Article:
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Updated Jun 14, 2024, 5:06pm EDT
politicsNorth America
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US Supreme Court overturns Trump’s ban on bump stocks, devices that make mass shootings deadlier

A bump fire stock that attaches to a semi-automatic rifle to increase the firing rate is seen at Good Guys Gun Shop in Orem, Utah.
George Frey/REUTERS
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The US Supreme Court Friday struck down a Trump-era ban on bump stocks, devices that allow semiautomatic rifles to fire hundreds of bullets per minute, essentially turning them into machine guns.

The Trump administration had issued the ban after a gunman in Las Vegas used a bump stock in 2017 to carry out the deadliest mass shooting in the nation’s history; 58 were killed and hundreds more injured.

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In the 6-3 decision along ideological lines, the majority disagreed with the Biden administration’s stance that bump stocks fit the legal definition of machine guns, which have been banned since 1986.

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Semafor Signals: Global insights on today's biggest stories.

Court opinion reflects ‘political dysfunction’ in gun legislation

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Sources:  
The Trace, CNN, The Washington Post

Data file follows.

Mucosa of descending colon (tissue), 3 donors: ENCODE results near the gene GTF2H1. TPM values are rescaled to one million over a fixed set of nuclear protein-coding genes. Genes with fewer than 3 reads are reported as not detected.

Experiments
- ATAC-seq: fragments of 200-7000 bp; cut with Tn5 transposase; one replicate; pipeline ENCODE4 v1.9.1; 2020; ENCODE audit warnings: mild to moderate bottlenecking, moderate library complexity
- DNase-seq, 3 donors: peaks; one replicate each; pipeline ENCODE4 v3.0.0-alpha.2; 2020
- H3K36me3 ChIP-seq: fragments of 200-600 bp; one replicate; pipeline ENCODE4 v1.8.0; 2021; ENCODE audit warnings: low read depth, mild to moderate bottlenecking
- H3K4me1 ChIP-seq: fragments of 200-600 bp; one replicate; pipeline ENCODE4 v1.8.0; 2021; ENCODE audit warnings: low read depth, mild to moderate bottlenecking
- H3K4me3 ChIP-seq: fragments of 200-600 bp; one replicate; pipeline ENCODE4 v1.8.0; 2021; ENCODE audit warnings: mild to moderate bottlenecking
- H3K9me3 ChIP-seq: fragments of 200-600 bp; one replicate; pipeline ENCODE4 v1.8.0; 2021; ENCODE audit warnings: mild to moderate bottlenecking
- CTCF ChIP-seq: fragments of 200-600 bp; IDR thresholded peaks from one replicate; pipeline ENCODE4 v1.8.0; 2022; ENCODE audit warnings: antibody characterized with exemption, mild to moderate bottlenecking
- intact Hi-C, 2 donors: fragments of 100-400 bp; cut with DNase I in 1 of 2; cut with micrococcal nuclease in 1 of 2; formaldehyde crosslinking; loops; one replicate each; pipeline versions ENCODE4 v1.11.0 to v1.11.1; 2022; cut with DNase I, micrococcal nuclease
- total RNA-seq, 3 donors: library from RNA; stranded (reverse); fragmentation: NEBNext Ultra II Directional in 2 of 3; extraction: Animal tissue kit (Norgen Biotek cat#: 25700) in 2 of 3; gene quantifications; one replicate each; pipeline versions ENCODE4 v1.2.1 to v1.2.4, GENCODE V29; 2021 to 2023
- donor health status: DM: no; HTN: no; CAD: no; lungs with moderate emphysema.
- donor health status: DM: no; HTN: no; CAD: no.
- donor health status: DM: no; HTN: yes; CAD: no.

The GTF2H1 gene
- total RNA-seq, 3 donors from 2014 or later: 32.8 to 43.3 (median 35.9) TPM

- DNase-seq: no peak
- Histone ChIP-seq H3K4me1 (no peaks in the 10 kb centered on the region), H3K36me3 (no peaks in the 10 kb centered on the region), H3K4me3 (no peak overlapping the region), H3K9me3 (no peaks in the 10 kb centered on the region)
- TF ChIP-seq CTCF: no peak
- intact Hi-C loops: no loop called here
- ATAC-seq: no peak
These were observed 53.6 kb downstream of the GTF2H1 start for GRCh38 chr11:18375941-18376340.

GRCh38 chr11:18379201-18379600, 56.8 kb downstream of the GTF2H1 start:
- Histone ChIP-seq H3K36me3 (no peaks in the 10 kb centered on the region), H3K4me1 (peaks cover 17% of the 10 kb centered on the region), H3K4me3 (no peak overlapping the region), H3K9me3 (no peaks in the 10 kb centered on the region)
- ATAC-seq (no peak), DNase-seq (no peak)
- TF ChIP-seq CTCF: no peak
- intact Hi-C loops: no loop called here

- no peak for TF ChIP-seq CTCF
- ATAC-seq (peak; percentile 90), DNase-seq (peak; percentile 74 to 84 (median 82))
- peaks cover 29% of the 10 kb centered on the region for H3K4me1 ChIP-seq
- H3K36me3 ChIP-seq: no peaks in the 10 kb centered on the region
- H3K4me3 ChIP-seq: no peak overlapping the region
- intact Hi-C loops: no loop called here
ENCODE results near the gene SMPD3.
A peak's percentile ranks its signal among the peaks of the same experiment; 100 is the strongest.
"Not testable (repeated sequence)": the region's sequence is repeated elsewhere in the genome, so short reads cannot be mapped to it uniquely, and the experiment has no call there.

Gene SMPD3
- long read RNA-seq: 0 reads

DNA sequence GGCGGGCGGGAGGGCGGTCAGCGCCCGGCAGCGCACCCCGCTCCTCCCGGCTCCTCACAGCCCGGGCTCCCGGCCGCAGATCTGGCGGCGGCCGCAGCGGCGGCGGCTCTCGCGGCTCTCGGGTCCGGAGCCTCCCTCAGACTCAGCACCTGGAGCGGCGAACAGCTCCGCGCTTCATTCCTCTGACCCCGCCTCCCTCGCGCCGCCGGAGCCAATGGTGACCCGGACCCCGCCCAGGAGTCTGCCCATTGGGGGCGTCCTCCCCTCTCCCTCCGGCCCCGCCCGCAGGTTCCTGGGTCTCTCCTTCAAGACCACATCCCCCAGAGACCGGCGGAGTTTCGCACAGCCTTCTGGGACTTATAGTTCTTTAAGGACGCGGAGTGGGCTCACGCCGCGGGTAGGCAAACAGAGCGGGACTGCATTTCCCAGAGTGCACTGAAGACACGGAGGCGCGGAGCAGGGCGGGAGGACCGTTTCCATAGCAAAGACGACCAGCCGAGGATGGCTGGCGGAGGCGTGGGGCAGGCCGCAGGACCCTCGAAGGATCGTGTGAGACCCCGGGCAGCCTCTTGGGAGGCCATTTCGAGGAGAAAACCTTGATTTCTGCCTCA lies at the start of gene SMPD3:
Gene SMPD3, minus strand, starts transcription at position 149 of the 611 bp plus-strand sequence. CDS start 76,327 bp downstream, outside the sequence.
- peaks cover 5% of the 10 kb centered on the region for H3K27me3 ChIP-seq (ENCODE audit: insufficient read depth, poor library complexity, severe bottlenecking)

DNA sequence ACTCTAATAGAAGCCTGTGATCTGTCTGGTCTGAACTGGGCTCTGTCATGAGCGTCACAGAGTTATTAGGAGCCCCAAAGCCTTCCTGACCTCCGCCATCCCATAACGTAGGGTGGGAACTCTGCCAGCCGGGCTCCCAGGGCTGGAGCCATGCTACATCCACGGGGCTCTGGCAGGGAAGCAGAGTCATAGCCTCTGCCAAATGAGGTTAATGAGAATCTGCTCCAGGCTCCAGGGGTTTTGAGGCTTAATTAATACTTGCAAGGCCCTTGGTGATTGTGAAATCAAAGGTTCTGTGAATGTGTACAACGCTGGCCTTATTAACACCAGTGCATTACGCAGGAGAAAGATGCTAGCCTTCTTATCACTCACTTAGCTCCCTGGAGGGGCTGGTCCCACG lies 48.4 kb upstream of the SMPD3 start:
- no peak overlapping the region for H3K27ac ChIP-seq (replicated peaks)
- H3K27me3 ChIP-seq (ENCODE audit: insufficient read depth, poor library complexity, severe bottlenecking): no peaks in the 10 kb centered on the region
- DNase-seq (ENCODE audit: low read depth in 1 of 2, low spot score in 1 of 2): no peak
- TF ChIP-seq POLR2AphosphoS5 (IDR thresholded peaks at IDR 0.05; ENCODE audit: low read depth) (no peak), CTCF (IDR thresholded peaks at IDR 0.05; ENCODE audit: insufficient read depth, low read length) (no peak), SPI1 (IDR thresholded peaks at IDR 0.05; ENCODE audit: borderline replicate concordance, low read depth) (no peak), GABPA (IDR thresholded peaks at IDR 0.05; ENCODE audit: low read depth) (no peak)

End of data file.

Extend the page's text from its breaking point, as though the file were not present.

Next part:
While the ruling could curtail some of the powers of the Bureau of Alcohol, Tobacco, Firearms and Explosives to regulate guns, the Supreme Court could have dealt a far bigger blow to agency, law professor Eric Ruben told The Trace, a nonprofit that reports on gun violence. The decision still leaves in place bump stock bans in 17 states and the District of Columbia, meaning Congress could act quickly to implement nationwide bans. Conservative efforts to overturn firearm restrictions have “resulted in a messy, unsettled landscape for gun regulations,” The Washington Post reported, and this ruling, Ruben said, reflects the “political dysfunction when it comes to gun law.”

Decisions underscores conservative effort to rein in federal agencies

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Sources:  
The Independent, Politico

This decision “highlights the Supreme Court’s skepticism of administrative agencies,” law professor Adam Winkler said, a theme across cases before the court in recent years. However, the court’s pending decision in a case challenging a legal doctrine that has long empowered federal regulators and angered conservatives has the “potential of being one of the most destabilizing decisions that this court has issued,” argued James Goodwin, an analyst at leftwing think tank Center for Progressive Reform. If the court strikes down the precedent known as the Chevron deference, it could severely stunt the power of federal agencies, Politico wrote.

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